The surprising health benefits of your gin and tonic

The nation's favourite tipple has a surprising history and an even more surprising list of potential health benefits, who knew? So settle in and pour yourself a nice cold G and T, why not? it's 5 o’clock somewhere.

When was gin and tonic invented?

Gin is thought to have been invented in Holland by the 16th century doctor, Sylvius de Bouve. The spirit was originally prescribed as a medical treatment to treat poor circulation. By 1750, Londoners alone would consume over 11 million gallons annually.

In 1857 the British took over governance of India, meaning many Brits were finding their way over to the sub-continent. Many were struck down with malaria or scurvy from the long boat crossing, but who was there to save the day? The Gin and tonic of course! 

At this time, tonic waters were very high in quinine, which is an extract derived from a South American tree called the Cinchona. Quinine was found to be very effective at preventing and treating malaria so it became a staple of British colonialism. Quinine also makes tonic water glow under a black light, cool stuff huh?

Because of these high levels of quinine, tonic waters of this time were extremely bitter and hard to swallow so the Brits soon found that adding gin, ice, sugar and a citrus like limes  was the perfect way to make the health tonic more palatable. The inclusion of the citrus doubled up to prevent scurvy.

These days the gin and tonic is favoured for its refreshing taste over its malaria and scurvy fighting properties but it isn't any less popular, let's take a look at some of the other health benefits of the gin and tonic.

Gin and tonic health benefits

Gin and tonic health benefits
  • Botanical superfood

So, what botanicals are in gin? The key botanical that gives gin its distinctive flavour is juniper berries. Juniper is actually what gave gin its name, says “back in the 16th century British soldiers fighting the Spanish in northern Europe used to drink a Dutch spirit before battle (hence the term ‘Dutch courage’), named after the berry that flavoured it. Genever gradually became ‘gen’, then ‘gin’.”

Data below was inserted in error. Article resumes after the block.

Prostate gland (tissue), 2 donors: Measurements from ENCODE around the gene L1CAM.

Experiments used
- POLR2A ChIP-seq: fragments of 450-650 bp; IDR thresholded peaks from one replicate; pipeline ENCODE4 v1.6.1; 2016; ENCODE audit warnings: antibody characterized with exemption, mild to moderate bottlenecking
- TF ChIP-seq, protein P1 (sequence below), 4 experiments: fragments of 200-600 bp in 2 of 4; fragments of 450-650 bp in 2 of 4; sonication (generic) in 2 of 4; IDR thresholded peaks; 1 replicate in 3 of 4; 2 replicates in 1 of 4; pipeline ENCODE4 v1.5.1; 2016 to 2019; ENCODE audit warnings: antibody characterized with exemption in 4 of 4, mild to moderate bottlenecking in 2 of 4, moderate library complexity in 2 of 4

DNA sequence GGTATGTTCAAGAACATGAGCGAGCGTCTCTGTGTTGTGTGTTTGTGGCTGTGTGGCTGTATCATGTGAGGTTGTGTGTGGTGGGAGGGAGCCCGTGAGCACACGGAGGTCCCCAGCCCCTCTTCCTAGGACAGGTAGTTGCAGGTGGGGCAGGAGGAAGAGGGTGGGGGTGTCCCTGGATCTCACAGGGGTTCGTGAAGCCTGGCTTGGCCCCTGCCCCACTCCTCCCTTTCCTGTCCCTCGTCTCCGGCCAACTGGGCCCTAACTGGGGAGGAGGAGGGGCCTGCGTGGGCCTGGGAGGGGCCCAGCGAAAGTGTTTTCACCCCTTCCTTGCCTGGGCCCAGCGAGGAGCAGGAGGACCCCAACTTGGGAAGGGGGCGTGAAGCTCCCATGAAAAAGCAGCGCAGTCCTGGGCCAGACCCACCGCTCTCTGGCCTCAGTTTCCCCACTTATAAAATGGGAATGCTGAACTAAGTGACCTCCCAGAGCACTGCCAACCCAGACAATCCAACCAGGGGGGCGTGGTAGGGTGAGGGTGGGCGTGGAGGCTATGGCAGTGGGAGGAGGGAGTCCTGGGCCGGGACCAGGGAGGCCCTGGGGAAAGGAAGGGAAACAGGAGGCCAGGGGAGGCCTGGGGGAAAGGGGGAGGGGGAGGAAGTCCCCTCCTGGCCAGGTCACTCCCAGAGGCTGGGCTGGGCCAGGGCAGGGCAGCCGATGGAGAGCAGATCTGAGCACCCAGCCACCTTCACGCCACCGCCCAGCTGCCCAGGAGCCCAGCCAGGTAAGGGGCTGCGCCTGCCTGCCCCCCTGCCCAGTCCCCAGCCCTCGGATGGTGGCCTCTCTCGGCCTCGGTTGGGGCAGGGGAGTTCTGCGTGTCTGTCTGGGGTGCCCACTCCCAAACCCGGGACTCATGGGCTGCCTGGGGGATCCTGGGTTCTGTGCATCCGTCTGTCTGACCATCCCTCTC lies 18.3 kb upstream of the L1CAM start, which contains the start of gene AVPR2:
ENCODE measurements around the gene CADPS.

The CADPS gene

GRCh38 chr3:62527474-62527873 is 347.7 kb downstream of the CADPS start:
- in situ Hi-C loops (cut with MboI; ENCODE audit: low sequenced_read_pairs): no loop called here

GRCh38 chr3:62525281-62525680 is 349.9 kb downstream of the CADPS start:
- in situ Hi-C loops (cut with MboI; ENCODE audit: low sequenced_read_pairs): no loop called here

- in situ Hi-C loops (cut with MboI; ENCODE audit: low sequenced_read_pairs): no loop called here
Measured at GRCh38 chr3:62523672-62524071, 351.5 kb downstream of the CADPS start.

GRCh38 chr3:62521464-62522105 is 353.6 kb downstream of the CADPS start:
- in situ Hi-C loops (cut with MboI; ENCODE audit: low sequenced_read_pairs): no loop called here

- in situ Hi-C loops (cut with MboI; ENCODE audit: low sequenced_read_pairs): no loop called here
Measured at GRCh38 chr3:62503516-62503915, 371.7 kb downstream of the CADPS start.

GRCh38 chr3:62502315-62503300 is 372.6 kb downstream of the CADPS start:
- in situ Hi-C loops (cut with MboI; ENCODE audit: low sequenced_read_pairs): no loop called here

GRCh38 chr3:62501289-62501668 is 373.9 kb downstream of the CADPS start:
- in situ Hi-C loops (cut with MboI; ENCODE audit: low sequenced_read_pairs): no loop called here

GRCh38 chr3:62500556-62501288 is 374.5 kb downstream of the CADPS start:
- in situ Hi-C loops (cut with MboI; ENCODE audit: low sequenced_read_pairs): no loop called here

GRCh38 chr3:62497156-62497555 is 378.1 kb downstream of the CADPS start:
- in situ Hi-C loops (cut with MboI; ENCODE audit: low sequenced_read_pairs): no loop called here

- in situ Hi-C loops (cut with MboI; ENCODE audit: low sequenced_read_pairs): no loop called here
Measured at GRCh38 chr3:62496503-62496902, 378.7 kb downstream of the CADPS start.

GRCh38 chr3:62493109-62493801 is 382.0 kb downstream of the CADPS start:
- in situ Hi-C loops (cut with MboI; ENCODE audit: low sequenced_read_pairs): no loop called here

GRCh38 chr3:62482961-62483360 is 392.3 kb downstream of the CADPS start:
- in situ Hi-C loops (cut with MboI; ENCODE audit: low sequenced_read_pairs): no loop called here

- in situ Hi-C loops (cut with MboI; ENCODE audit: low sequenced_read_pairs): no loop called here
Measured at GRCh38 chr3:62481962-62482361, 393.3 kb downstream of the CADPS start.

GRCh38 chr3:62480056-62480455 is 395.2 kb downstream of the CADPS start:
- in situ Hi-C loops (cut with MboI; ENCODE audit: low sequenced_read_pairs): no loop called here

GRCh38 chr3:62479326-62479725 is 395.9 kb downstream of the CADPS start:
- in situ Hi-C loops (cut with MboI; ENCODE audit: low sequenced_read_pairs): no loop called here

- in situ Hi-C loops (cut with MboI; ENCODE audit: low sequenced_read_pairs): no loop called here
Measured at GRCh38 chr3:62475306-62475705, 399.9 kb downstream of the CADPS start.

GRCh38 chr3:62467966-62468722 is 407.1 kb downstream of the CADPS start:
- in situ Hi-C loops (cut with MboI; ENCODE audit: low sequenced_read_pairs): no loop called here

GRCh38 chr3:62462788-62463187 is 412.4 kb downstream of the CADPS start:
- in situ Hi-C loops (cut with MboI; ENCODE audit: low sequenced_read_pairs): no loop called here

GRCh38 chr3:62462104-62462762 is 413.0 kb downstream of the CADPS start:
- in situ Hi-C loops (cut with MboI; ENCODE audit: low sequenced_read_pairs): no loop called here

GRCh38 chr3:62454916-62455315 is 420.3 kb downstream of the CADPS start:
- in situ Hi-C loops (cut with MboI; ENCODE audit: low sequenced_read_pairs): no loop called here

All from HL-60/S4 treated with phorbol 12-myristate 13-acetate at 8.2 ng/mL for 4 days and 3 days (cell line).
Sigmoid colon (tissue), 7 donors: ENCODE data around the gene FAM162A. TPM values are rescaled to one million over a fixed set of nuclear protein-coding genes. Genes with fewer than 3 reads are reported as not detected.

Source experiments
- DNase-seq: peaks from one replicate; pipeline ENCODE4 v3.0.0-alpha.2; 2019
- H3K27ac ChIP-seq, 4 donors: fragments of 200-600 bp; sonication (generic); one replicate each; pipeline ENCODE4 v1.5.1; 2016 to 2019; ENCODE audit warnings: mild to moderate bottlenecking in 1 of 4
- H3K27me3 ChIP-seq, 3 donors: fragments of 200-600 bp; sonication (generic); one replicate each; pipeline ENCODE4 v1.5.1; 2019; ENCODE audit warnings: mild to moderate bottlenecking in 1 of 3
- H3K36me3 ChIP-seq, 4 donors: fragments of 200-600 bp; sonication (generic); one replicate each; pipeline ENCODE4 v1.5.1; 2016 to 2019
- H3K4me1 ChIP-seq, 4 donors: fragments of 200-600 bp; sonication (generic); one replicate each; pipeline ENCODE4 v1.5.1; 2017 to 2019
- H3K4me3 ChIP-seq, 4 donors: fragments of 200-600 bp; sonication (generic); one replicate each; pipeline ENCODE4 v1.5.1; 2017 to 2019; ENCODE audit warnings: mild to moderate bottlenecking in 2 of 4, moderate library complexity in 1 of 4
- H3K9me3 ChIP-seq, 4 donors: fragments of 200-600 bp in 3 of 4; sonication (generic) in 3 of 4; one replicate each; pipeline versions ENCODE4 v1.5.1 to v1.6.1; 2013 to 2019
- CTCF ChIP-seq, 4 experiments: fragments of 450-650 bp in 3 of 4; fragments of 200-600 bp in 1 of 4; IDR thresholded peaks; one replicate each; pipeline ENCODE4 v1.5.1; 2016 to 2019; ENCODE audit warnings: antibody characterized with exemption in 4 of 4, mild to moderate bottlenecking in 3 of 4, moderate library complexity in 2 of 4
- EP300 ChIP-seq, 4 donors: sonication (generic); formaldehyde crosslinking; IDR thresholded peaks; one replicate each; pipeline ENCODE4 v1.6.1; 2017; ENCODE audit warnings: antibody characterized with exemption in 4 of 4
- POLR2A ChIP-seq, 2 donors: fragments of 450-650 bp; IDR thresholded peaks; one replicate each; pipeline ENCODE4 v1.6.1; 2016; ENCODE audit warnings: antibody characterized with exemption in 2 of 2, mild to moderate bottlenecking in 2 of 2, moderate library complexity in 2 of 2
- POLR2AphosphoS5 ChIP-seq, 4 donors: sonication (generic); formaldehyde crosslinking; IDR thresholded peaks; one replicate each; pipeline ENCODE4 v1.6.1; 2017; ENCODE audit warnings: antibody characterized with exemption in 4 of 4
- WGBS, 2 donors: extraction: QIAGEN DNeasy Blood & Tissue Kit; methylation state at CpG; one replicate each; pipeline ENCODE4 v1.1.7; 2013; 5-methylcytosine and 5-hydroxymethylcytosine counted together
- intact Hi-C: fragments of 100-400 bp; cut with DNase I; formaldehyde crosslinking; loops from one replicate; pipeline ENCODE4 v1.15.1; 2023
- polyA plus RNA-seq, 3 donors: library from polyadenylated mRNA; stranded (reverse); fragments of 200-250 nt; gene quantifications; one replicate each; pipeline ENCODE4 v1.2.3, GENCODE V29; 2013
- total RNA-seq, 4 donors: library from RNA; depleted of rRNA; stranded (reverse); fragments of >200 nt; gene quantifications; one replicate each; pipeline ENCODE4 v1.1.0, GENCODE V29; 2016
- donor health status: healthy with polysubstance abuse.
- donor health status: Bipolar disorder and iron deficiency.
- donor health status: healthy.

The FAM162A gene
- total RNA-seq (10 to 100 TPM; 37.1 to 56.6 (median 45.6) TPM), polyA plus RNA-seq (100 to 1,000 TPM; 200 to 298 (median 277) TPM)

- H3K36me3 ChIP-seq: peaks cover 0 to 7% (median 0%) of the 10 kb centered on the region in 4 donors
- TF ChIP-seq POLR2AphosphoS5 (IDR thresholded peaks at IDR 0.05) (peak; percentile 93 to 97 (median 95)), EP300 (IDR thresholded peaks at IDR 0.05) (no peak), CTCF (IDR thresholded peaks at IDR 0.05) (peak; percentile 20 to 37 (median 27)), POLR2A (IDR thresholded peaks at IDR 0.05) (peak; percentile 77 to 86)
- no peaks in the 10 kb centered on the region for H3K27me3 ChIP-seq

Juniper is the main flavour component of gin but it also has some impressive health properties. Juniper berries are full to the brim with antioxidants, earning them the title of ‘superfood’. Antioxidants are powerful anti-ageing compounds with help with glowing and youthful skin. Juniper is also high in vitamin C, antimicrobial and antifungal meaning they can boost your immune system and fight off infection. Juniper berries can also reduce inflammation, meaning conditions like arthritis could be improved with your next tipple. The berries also act as a natural diuretic meaning you don't retain water and bloating is reduced, while avoiding UTIs. 

What an impressive little berry !

Healthy herbs and botanicals

Besides the juniper berries that make up the main flavour of gin, what other additives might have a beneficial effect on our health? let's take a look

  • The bitters used in gin aid digestion by boosting stomach acid and digestive enzymes. These acids and enzymes are what our body uses to break down our food effectively.
  • The plant botanicals used in gin produce essential oils which can ease a cough. If the gin has ginger added it can also help the sore throat that goes along with it.
  • Due to its distillation process, gin and other clear spirits might help ease hay fever symptoms. Because of the way they are made, clear spirits like gin are very low in histamines and therefore won't aggravate your hay fever symptoms. Beers and ciders on the other hand are very high in histamines and may aggravate symptoms.

      is gin and tonic fattening

      Is gin and tonic fattening?

      Gin is one of the lowest calorie alcoholic beverages at around 54 calories per shot, and when combined with a diet mixer like slimline tonic or diet lemonade, it remains a good choice if you're watching your waistline. For some comparison, the average glass of wine contains about 160 calories with a pint of beer topping the charts with 208 calories. Gin also contains trace amounts of sugar so again if you choose your mixer carefully, gin can be enjoyed by those watching their figure or diabetics.


      While we're not suggesting you drink away all your alignments with gin and tonic it is interesting to know that our favourite beverage is not as bad as we might have first thought and may actually be good for us (that's what we're telling ourselves anyway).



      To find out more you can read our other blogs: 

      What is a Kegel? 

      How To Prevent Urinary Incontinence 

      The Ultimate Guide to a Strong Pelvic Floor 

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